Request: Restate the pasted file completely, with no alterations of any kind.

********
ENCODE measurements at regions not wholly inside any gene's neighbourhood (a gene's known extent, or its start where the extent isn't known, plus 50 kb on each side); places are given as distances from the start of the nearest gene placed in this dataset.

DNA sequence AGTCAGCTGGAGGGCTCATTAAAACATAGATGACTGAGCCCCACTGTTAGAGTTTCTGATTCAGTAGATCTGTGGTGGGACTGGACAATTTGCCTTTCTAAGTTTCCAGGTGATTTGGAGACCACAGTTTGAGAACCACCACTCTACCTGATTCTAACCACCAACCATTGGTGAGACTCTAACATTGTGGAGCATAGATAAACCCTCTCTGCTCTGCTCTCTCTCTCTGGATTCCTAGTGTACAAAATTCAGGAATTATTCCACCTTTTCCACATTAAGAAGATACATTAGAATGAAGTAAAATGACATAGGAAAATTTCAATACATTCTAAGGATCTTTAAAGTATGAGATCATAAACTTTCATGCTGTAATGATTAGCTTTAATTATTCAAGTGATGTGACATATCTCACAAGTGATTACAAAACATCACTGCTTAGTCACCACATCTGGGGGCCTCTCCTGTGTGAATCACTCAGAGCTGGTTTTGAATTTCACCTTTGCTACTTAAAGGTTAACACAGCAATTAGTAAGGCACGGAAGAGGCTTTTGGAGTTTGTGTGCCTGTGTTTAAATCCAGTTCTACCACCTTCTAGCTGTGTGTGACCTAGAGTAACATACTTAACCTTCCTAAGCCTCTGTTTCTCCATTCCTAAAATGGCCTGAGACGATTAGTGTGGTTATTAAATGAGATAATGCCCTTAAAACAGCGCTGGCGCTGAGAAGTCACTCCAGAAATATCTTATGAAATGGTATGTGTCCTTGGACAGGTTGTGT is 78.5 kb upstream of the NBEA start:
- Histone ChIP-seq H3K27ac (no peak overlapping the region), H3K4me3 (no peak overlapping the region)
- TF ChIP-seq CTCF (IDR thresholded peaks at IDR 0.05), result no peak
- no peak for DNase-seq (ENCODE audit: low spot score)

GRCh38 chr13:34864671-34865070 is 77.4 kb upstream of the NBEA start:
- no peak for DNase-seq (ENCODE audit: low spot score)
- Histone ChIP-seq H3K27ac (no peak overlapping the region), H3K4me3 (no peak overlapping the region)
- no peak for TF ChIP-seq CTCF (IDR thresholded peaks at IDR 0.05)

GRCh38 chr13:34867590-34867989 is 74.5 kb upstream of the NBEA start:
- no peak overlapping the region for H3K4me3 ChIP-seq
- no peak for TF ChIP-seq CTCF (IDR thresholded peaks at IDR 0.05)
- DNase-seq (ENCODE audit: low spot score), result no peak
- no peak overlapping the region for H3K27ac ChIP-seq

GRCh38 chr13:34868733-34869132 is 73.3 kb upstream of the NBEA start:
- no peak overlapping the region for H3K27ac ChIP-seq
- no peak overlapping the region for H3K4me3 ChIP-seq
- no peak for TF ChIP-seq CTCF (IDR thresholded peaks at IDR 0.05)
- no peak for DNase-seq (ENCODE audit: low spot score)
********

ENCODE measurements at regions not wholly inside any gene's neighbourhood (a gene's known extent, or its start where the extent isn't known, plus 50 kb on each side); places are given as distances from the start of the nearest gene placed in this dataset.

DNA sequence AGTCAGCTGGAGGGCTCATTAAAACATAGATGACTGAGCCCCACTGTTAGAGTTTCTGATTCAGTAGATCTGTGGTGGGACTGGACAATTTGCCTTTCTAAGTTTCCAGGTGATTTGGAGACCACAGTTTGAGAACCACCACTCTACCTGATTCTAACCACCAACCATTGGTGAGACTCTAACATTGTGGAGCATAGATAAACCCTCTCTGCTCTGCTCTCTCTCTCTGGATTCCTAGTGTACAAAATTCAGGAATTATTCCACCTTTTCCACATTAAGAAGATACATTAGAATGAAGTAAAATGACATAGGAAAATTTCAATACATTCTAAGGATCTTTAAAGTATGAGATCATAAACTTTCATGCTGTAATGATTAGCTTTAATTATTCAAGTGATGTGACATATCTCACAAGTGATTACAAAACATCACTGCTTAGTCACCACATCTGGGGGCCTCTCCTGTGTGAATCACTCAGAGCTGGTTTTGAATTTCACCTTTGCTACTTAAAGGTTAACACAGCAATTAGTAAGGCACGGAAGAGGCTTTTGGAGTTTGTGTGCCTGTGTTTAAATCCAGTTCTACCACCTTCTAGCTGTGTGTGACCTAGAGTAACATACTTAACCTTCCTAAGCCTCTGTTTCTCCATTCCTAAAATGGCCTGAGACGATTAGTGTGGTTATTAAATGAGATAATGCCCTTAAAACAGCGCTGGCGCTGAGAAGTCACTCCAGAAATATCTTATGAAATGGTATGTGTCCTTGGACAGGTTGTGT is 78.5 kb upstream of the NBEA start:
- Histone ChIP-seq H3K27ac (no peak overlapping the region), H3K4me3 (no peak overlapping the region)
- TF ChIP-seq CTCF (IDR thresholded peaks at IDR 0.05), result no peak
- no peak for DNase-seq (ENCODE audit: low spot score)

GRCh38 chr13:34864671-34865070 is 77.4 kb upstream of the NBEA start:
- no peak for DNase-seq (ENCODE audit: low spot score)
- Histone ChIP-seq H3K27ac (no peak overlapping the region), H3K4me3 (no peak overlapping the region)
- no peak for TF ChIP-seq CTCF (IDR thresholded peaks at IDR 0.05)

GRCh38 chr13:34867590-34867989 is 74.5 kb upstream of the NBEA start:
- no peak overlapping the region for H3K4me3 ChIP-seq
- no peak for TF ChIP-seq CTCF (IDR thresholded peaks at IDR 0.05)
- DNase-seq (ENCODE audit: low spot score), result no peak
- no peak overlapping the region for H3K27ac ChIP-seq

GRCh38 chr13:34868733-34869132 is 73.3 kb upstream of the NBEA start:
- no peak overlapping the region for H3K27ac ChIP-seq
- no peak overlapping the region for H3K4me3 ChIP-seq
- no peak for TF ChIP-seq CTCF (IDR thresholded peaks at IDR 0.05)
- no peak for DNase-seq (ENCODE audit: low spot score)